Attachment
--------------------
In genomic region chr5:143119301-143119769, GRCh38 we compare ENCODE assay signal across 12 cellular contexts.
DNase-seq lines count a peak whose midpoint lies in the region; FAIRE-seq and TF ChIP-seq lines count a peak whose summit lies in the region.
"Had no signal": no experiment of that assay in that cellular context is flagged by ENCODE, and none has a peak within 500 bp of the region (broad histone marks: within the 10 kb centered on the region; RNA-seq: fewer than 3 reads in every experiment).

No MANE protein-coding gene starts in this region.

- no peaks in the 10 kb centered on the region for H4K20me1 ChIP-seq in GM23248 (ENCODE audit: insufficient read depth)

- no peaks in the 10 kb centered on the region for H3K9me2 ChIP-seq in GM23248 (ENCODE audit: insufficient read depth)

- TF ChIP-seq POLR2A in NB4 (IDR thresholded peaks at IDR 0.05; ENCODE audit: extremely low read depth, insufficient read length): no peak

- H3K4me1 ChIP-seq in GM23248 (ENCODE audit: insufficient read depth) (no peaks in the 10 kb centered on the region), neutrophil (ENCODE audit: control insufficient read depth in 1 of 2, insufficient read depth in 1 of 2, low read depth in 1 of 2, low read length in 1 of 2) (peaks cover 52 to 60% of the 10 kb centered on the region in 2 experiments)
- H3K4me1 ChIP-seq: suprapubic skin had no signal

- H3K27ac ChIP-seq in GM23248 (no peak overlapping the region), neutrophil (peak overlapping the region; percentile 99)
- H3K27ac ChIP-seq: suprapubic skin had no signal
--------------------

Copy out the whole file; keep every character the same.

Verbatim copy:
In genomic region chr5:143119301-143119769, GRCh38 we compare ENCODE assay signal across 12 cellular contexts.
DNase-seq lines count a peak whose midpoint lies in the region; FAIRE-seq and TF ChIP-seq lines count a peak whose summit lies in the region.
"Had no signal": no experiment of that assay in that cellular context is flagged by ENCODE, and none has a peak within 500 bp of the region (broad histone marks: within the 10 kb centered on the region; RNA-seq: fewer than 3 reads in every experiment).

No MANE protein-coding gene starts in this region.

- no peaks in the 10 kb centered on the region for H4K20me1 ChIP-seq in GM23248 (ENCODE audit: insufficient read depth)

- no peaks in the 10 kb centered on the region for H3K9me2 ChIP-seq in GM23248 (ENCODE audit: insufficient read depth)

- TF ChIP-seq POLR2A in NB4 (IDR thresholded peaks at IDR 0.05; ENCODE audit: extremely low read depth, insufficient read length): no peak

- H3K4me1 ChIP-seq in GM23248 (ENCODE audit: insufficient read depth) (no peaks in the 10 kb centered on the region), neutrophil (ENCODE audit: control insufficient read depth in 1 of 2, insufficient read depth in 1 of 2, low read depth in 1 of 2, low read length in 1 of 2) (peaks cover 52 to 60% of the 10 kb centered on the region in 2 experiments)
- H3K4me1 ChIP-seq: suprapubic skin had no signal

- H3K27ac ChIP-seq in GM23248 (no peak overlapping the region), neutrophil (peak overlapping the region; percentile 99)
- H3K27ac ChIP-seq: suprapubic skin had no signal